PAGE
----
I woke up, and tossing a bit in my bedcovers, I saw the shadowy figure of my husband walking past my side of the bed. “Are you going downstairs?” I don’t remember if he answered me but that was where he was going. It was 4 am in the morning, a somewhat common time for him to take a stroll but a most uncommon time for me to be awake enough to take notice of it. In fact, my reputation in the family is that, like my father before me, I can usually sleep undisturbed no matter what’s going on in the household, with the weather outside, or in the worldwide geopolitical landscape. My three children, when they were infants got no credit for sleeping through the night almost from the time they came home from the hospital. My delivery room nurse mother was convinced that they had awakened and cried out, but since it brought no response, the behavior had been extinguished. 

 I shift positions in the bed, attempting to get comfortable and realize that I am experiencing pain in the center of my gut. Drifting back to sleep is not going to be an easy option. Staying with my awareness of the pain I recognize it as a familiar sorrow–a sadness I have carried for many years. It’s connected to someone who has been in my life for many decades, someone I love very much. I have grieved off and on many times for this person whose life is still not working out as they have wanted it to. Their dreams have not been fulfilled nor have my wishes for their welfare come to fruition. Through the years, as a professional social worker and somatic therapist I’ve been able to help many people. But regarding this particular person, a satisfying outcome for my efforts has been denied me. Through many years, I have alternated between trying to help, letting go of trying to help, and doing as the 12 step programs recommend, “Letting go and letting God” (or Goddess) handle it. Now in this way-too-early morning moment, I’m particularly discouraged that this situation has interrupted my night of good sleep.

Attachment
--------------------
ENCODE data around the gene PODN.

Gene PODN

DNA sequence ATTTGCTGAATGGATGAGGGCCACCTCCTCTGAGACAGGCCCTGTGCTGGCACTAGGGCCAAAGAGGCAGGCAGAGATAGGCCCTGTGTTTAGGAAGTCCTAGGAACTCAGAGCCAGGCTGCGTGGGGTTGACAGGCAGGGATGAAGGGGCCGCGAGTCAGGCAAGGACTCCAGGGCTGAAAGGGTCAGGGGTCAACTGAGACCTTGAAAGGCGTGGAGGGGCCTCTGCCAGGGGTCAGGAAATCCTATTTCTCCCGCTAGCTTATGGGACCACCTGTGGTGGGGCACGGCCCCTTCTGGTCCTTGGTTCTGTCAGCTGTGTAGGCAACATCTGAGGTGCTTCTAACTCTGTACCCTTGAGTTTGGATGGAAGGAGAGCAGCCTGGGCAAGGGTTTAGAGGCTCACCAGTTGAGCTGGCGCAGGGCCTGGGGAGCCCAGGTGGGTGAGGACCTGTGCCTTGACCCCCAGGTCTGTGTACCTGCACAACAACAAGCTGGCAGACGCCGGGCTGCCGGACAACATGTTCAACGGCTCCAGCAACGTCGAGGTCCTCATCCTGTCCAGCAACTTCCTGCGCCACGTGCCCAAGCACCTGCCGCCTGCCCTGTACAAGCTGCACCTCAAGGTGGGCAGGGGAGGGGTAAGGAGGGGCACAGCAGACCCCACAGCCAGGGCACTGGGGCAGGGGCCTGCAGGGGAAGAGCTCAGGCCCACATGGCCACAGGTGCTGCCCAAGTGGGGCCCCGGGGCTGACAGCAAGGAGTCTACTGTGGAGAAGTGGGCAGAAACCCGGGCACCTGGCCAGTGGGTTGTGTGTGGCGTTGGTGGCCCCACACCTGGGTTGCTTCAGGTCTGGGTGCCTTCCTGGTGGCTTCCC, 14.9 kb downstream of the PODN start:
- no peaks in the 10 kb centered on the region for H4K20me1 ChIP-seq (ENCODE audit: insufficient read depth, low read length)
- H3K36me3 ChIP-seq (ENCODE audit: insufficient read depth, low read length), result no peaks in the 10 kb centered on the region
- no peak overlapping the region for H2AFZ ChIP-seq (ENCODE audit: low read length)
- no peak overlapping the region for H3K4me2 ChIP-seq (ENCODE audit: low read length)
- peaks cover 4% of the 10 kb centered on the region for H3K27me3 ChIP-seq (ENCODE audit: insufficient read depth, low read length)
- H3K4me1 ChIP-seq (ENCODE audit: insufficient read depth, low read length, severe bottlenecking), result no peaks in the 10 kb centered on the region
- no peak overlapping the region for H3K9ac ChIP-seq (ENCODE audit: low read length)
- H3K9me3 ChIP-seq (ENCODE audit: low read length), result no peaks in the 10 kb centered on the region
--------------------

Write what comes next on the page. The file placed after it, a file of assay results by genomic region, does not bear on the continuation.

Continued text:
I give up trying to focus on, or ignore, the pain. I go downstairs, get a cup of sleepy-time tea and sit beside my husband on the sofa. He’s watching a show about Jewish song writers and their contribution to the Broadway stage. I’m reminded of the short distance between laughter and tears played out in the American musical comedy theater, a place I spent much of my youth. Tragic circumstances are portrayed yet hope for positive outcomes remain as musical phrases   And orchestral arrangements carry audience members up and down the scale of human emotions. 

Climbing back up the stairs to return to bed I notice that the pain is still there, but an inner voice of self-compassion interrupts my inner self-judgements. “Of course, you have sorrow about this situation. You grieve because you love and wish your loved one well.” Climbing into bed I notice that the pain, though still present, has diminished. It’s as though a layer of it has been removed. I feel myself smiling when I realize that I have just given myself permission to grieve, something I know will lead to a future life well lived. 
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